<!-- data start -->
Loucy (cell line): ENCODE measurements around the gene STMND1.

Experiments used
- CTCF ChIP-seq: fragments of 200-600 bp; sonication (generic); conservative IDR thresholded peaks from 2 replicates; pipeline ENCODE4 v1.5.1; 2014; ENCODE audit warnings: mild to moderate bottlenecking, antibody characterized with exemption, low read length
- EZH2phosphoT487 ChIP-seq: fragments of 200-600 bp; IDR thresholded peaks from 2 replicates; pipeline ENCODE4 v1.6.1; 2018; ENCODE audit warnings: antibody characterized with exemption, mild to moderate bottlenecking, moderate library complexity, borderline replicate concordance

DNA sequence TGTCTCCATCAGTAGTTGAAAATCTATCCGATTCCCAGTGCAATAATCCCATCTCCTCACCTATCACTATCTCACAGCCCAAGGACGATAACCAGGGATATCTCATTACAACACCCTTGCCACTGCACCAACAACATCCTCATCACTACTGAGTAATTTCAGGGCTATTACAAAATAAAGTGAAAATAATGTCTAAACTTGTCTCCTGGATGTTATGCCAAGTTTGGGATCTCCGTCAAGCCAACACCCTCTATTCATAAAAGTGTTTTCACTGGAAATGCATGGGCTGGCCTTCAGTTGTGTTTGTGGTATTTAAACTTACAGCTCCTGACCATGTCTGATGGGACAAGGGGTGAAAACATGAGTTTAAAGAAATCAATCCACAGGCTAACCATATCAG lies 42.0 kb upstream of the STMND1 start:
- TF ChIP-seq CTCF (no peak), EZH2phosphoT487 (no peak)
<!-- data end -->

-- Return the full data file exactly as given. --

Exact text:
Loucy (cell line): ENCODE measurements around the gene STMND1.

Experiments used
- CTCF ChIP-seq: fragments of 200-600 bp; sonication (generic); conservative IDR thresholded peaks from 2 replicates; pipeline ENCODE4 v1.5.1; 2014; ENCODE audit warnings: mild to moderate bottlenecking, antibody characterized with exemption, low read length
- EZH2phosphoT487 ChIP-seq: fragments of 200-600 bp; IDR thresholded peaks from 2 replicates; pipeline ENCODE4 v1.6.1; 2018; ENCODE audit warnings: antibody characterized with exemption, mild to moderate bottlenecking, moderate library complexity, borderline replicate concordance

DNA sequence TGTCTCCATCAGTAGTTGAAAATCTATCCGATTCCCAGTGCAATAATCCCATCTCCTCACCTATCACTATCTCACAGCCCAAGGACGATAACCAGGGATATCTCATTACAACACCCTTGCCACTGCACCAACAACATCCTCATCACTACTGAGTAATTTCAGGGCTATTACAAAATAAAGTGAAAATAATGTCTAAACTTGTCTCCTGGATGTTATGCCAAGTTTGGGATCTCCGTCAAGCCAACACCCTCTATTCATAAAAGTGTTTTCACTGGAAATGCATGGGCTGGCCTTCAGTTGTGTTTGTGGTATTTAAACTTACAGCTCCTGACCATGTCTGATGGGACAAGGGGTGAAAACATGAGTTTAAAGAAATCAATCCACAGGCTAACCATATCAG lies 42.0 kb upstream of the STMND1 start:
- TF ChIP-seq CTCF (no peak), EZH2phosphoT487 (no peak)